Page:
Machos, Maricones, and Gays: Cuba and Homosexuality

By Ian Lumsden | Go to book overview

SIX
The Erosion of Traditional Machismo

THE OPPRESSION of homosexuals in Cuba has its origins in a patriarchal culture that celebrates conventional masculinity at the expense of women and of men whose public behavior is perceived as unmasculine. "Effeminate" men who do not exhibit the required traits of masculinity are labeled maricones. Homosexuals whose gender identity more closely resembles that associated with heterosexual males suffer less discrimination, but in the final analysis they too are considered to be maricones. Effeminacy will be projected onto them even if it is not apparent in their behavior. The hegemony of machista values--and by extension homophobia--is weakened to the extent that male privilege in social relations is challenged by women at work and in the home. It is also undermined by cultural changes which question traditional stereotypes of masculinity and legitimate alternative forms of sexual expression.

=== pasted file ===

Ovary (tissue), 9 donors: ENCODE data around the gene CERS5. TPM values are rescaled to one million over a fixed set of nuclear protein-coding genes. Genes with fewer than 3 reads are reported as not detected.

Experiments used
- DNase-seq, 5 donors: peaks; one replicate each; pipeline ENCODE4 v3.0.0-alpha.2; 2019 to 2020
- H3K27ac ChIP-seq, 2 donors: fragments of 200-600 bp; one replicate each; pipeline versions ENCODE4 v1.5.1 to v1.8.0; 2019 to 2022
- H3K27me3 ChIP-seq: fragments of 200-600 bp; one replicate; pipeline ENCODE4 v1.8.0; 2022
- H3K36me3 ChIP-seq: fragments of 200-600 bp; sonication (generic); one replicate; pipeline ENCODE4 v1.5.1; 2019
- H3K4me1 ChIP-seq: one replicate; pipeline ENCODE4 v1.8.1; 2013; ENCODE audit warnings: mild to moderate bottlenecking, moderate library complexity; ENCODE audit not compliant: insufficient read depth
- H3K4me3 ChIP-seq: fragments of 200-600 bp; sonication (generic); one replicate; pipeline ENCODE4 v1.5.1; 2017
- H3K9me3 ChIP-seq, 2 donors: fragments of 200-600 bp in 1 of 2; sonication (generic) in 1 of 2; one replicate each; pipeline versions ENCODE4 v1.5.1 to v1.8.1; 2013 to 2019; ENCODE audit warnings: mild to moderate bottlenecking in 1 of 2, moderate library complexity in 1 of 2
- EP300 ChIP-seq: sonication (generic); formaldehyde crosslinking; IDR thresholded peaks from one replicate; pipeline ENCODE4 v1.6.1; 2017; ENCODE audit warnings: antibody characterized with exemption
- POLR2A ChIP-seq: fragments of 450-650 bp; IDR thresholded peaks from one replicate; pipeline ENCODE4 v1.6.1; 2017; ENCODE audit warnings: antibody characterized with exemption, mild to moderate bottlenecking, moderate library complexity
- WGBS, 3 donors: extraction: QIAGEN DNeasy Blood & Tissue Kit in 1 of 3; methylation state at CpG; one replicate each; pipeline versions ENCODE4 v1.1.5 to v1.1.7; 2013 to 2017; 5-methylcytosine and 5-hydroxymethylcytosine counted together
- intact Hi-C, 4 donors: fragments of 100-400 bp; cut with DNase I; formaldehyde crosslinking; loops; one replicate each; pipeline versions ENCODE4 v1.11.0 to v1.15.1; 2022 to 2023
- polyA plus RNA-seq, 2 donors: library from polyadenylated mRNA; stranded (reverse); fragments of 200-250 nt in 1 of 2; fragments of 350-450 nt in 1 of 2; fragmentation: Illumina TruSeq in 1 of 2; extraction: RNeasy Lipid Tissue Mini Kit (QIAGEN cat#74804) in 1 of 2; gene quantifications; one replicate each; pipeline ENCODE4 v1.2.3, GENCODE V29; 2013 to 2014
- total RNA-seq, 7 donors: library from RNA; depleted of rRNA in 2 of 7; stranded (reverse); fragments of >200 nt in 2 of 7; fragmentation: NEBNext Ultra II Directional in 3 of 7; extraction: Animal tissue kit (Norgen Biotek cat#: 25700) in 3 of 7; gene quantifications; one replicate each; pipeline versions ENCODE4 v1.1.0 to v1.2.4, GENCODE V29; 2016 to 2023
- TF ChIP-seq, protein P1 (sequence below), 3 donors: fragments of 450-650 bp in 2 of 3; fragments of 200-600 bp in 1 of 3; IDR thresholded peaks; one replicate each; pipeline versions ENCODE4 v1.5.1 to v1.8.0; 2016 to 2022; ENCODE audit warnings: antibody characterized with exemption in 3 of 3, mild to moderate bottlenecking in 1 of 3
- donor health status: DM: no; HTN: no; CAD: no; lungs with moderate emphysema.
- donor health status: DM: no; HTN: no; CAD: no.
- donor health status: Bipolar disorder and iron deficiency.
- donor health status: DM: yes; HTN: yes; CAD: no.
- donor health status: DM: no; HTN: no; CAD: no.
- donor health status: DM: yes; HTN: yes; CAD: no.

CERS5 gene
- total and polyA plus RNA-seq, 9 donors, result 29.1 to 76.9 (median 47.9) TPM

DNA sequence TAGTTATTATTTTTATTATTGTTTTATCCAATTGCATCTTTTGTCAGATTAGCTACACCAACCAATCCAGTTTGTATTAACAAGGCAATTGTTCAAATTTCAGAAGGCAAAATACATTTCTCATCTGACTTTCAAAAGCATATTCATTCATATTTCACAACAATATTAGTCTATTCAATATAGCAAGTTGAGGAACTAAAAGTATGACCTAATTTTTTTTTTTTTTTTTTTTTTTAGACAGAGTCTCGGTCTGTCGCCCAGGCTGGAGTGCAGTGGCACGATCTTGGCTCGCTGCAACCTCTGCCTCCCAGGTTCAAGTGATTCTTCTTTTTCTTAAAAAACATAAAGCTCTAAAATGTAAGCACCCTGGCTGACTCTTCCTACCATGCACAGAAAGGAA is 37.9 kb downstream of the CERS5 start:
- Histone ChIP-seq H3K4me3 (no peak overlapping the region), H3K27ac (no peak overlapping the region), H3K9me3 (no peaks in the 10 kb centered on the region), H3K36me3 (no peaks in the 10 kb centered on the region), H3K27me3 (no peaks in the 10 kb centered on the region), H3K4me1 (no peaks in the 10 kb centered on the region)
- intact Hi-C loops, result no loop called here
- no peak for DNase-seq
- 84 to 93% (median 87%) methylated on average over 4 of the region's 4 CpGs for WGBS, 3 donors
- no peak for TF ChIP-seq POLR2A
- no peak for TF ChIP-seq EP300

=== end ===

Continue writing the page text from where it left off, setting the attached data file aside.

Despite a formal commitment to equality for women that dates back to the earliest years of the revolution, and that was formalized in both the 1975 Family Code and the 1976 Constitution,

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